The institutional Design of international double Taxation Avoidance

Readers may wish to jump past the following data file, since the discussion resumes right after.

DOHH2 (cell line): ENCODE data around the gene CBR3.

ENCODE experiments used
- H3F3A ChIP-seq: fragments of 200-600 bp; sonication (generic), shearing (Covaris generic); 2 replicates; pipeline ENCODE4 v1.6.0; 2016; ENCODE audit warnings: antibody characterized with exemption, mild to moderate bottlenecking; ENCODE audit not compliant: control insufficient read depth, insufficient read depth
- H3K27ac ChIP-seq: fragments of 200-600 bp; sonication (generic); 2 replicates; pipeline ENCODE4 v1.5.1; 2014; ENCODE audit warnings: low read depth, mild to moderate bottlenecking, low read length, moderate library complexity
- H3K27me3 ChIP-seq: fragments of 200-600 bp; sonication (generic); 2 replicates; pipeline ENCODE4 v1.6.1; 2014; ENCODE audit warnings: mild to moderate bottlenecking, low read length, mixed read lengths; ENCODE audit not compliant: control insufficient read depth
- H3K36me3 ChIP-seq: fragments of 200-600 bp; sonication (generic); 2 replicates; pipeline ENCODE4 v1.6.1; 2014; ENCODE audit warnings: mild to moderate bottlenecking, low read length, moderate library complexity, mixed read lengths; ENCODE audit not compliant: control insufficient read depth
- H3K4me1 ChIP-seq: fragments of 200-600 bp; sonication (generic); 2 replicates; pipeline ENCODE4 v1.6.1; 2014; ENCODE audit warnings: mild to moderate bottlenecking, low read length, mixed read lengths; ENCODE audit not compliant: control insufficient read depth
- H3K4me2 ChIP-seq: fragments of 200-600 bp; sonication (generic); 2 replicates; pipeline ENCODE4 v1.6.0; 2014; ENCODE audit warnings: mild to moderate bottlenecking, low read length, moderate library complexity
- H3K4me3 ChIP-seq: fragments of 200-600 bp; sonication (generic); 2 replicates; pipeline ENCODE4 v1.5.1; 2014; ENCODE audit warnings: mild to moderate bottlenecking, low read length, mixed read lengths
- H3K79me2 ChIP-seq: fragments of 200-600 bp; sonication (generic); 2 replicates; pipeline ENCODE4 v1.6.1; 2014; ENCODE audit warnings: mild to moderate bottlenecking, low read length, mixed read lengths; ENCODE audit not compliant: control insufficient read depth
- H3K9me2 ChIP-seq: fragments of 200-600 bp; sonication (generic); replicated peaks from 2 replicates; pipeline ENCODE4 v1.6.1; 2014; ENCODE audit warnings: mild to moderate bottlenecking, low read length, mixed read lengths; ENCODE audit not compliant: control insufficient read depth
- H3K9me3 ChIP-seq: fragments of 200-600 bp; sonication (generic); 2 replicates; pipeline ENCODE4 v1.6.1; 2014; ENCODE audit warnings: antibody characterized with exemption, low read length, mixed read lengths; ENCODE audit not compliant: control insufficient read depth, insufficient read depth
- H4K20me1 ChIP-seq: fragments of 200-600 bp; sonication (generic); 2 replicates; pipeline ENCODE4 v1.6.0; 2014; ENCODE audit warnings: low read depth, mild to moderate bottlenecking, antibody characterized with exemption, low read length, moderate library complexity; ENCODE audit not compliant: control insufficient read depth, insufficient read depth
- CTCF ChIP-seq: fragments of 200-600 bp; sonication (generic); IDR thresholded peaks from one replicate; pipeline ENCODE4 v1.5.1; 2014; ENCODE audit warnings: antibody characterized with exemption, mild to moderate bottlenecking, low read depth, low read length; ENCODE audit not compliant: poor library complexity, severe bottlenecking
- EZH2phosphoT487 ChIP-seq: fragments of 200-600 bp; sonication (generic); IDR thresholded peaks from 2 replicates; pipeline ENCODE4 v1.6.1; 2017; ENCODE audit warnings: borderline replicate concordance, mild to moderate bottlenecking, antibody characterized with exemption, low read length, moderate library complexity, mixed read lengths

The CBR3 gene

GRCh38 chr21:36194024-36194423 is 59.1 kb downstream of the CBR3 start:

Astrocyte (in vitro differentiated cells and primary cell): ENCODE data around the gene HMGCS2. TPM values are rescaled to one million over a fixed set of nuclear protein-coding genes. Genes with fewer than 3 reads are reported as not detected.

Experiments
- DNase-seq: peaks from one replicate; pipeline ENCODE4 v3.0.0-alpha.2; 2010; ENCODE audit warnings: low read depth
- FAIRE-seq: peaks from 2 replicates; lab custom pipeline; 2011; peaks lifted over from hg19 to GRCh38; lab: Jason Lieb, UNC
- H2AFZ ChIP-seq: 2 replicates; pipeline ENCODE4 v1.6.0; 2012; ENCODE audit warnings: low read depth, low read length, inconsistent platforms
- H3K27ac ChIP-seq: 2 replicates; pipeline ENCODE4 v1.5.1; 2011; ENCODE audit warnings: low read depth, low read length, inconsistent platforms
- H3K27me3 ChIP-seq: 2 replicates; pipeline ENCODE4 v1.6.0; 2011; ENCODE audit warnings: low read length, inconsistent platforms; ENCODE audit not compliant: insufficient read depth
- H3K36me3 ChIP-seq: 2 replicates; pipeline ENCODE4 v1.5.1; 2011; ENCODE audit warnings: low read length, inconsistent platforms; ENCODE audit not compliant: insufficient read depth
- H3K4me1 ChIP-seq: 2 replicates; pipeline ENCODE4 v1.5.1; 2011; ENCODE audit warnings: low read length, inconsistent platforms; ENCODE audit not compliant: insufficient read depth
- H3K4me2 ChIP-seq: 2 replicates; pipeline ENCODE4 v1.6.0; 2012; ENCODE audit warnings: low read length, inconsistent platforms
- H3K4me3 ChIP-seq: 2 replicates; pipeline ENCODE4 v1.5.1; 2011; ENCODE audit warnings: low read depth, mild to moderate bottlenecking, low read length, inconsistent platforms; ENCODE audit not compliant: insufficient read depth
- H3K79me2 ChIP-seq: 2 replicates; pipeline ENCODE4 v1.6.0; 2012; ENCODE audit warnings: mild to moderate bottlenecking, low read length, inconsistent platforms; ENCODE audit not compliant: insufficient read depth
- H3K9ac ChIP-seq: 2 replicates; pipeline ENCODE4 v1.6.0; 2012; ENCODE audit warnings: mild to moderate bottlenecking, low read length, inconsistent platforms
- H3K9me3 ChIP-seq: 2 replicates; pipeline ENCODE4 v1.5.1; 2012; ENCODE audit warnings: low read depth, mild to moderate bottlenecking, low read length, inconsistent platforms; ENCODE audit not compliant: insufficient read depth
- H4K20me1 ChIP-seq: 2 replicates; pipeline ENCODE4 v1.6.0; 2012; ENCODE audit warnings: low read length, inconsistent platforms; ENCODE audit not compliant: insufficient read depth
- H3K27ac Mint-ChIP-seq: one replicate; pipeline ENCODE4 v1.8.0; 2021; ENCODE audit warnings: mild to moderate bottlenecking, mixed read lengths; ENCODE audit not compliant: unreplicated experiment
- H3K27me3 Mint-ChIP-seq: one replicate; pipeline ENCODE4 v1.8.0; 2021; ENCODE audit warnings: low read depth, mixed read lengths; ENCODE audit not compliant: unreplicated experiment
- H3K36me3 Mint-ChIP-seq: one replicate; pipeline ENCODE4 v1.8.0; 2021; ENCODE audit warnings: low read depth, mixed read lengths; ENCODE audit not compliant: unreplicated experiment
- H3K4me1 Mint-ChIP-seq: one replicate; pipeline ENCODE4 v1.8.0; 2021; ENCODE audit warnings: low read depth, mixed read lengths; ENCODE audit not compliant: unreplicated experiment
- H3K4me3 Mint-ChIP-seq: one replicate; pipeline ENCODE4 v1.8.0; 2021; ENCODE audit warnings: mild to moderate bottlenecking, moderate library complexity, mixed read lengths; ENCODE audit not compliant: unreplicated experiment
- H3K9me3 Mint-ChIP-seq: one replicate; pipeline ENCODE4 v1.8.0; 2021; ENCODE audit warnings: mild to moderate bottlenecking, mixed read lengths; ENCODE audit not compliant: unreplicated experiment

This article analyzes the institutional design of international double tax avoidance. The basic argument is that double tax avoidance exhibits the strategic structure of a coordination game with a distributive conflict. The distribution of tax revenues depends on the asymmetry of investment flows between treaty partners. Since investment flows are defined dyadically, bilateral bargaining can best accommodate countries’ concern for the distribution of tax revenues and other economic benefits connected to the tax base. Moreover, because there are no serious externality problems with bilateral agreement, this solution is also viable. At the same time, there is a need for a multilateral organization to disseminate information and shared practices in the form of a model convention that provides a focal point for bilateral negotiations. The strategic structure of a coordination game can also explain why the institutions of double tax avoidance do not have to be equipped with third-party enforcement capabilities. Instead, the Mutual Agreement Procedure (MAP) is interpreted as a device to deal with the fact that double tax agreements (DTAs) are incomplete contracts.
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